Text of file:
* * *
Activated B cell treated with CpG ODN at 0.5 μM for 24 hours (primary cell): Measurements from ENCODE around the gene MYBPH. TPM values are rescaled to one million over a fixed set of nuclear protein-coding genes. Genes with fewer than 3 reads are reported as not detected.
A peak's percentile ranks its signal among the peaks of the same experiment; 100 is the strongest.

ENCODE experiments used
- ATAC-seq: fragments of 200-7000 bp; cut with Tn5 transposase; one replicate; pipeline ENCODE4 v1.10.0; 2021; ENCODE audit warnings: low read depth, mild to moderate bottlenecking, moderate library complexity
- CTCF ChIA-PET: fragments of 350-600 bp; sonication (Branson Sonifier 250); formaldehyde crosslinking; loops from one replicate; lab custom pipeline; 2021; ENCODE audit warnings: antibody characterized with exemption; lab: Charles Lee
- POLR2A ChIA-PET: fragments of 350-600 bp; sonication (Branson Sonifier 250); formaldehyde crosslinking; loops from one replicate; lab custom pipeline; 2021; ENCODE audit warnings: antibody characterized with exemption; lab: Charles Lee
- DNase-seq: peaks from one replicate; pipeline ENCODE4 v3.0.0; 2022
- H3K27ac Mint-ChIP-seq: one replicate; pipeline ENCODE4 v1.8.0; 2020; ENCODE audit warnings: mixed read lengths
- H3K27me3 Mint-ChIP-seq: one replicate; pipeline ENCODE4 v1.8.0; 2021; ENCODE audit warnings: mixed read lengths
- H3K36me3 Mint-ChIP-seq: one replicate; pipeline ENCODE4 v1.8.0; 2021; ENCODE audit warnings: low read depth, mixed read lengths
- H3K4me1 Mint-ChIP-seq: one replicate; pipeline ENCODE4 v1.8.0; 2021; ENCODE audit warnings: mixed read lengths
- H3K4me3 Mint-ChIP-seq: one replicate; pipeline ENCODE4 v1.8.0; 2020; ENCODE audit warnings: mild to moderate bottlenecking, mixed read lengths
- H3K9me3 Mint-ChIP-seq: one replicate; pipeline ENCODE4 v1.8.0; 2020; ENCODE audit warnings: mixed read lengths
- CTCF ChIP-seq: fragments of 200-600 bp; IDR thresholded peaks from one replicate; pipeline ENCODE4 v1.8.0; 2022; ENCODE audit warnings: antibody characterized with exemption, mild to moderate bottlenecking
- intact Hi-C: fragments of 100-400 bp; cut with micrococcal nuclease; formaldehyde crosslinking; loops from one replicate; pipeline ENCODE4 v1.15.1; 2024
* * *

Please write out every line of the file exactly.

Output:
Activated B cell treated with CpG ODN at 0.5 μM for 24 hours (primary cell): Measurements from ENCODE around the gene MYBPH. TPM values are rescaled to one million over a fixed set of nuclear protein-coding genes. Genes with fewer than 3 reads are reported as not detected.
A peak's percentile ranks its signal among the peaks of the same experiment; 100 is the strongest.

ENCODE experiments used
- ATAC-seq: fragments of 200-7000 bp; cut with Tn5 transposase; one replicate; pipeline ENCODE4 v1.10.0; 2021; ENCODE audit warnings: low read depth, mild to moderate bottlenecking, moderate library complexity
- CTCF ChIA-PET: fragments of 350-600 bp; sonication (Branson Sonifier 250); formaldehyde crosslinking; loops from one replicate; lab custom pipeline; 2021; ENCODE audit warnings: antibody characterized with exemption; lab: Charles Lee
- POLR2A ChIA-PET: fragments of 350-600 bp; sonication (Branson Sonifier 250); formaldehyde crosslinking; loops from one replicate; lab custom pipeline; 2021; ENCODE audit warnings: antibody characterized with exemption; lab: Charles Lee
- DNase-seq: peaks from one replicate; pipeline ENCODE4 v3.0.0; 2022
- H3K27ac Mint-ChIP-seq: one replicate; pipeline ENCODE4 v1.8.0; 2020; ENCODE audit warnings: mixed read lengths
- H3K27me3 Mint-ChIP-seq: one replicate; pipeline ENCODE4 v1.8.0; 2021; ENCODE audit warnings: mixed read lengths
- H3K36me3 Mint-ChIP-seq: one replicate; pipeline ENCODE4 v1.8.0; 2021; ENCODE audit warnings: low read depth, mixed read lengths
- H3K4me1 Mint-ChIP-seq: one replicate; pipeline ENCODE4 v1.8.0; 2021; ENCODE audit warnings: mixed read lengths
- H3K4me3 Mint-ChIP-seq: one replicate; pipeline ENCODE4 v1.8.0; 2020; ENCODE audit warnings: mild to moderate bottlenecking, mixed read lengths
- H3K9me3 Mint-ChIP-seq: one replicate; pipeline ENCODE4 v1.8.0; 2020; ENCODE audit warnings: mixed read lengths
- CTCF ChIP-seq: fragments of 200-600 bp; IDR thresholded peaks from one replicate; pipeline ENCODE4 v1.8.0; 2022; ENCODE audit warnings: antibody characterized with exemption, mild to moderate bottlenecking
- intact Hi-C: fragments of 100-400 bp; cut with micrococcal nuclease; formaldehyde crosslinking; loops from one replicate; pipeline ENCODE4 v1.15.1; 2024